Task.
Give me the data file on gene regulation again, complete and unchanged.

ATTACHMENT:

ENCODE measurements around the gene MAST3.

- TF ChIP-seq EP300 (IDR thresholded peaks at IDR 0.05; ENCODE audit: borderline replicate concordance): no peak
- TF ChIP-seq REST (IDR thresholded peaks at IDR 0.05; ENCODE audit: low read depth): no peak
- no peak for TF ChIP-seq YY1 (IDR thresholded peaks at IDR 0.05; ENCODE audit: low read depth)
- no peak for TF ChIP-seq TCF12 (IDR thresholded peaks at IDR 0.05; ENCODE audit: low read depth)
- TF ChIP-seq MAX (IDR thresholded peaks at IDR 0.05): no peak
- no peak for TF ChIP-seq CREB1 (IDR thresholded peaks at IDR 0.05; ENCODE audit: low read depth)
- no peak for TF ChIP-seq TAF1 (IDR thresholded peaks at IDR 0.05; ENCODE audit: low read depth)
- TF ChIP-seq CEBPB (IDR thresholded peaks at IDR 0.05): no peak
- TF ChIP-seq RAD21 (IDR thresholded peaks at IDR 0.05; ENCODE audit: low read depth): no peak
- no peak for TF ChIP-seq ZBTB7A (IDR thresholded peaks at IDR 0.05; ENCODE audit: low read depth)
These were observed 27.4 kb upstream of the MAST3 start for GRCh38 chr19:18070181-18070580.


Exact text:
ENCODE measurements around the gene MAST3.

- TF ChIP-seq EP300 (IDR thresholded peaks at IDR 0.05; ENCODE audit: borderline replicate concordance): no peak
- TF ChIP-seq REST (IDR thresholded peaks at IDR 0.05; ENCODE audit: low read depth): no peak
- no peak for TF ChIP-seq YY1 (IDR thresholded peaks at IDR 0.05; ENCODE audit: low read depth)
- no peak for TF ChIP-seq TCF12 (IDR thresholded peaks at IDR 0.05; ENCODE audit: low read depth)
- TF ChIP-seq MAX (IDR thresholded peaks at IDR 0.05): no peak
- no peak for TF ChIP-seq CREB1 (IDR thresholded peaks at IDR 0.05; ENCODE audit: low read depth)
- no peak for TF ChIP-seq TAF1 (IDR thresholded peaks at IDR 0.05; ENCODE audit: low read depth)
- TF ChIP-seq CEBPB (IDR thresholded peaks at IDR 0.05): no peak
- TF ChIP-seq RAD21 (IDR thresholded peaks at IDR 0.05; ENCODE audit: low read depth): no peak
- no peak for TF ChIP-seq ZBTB7A (IDR thresholded peaks at IDR 0.05; ENCODE audit: low read depth)
These were observed 27.4 kb upstream of the MAST3 start for GRCh38 chr19:18070181-18070580.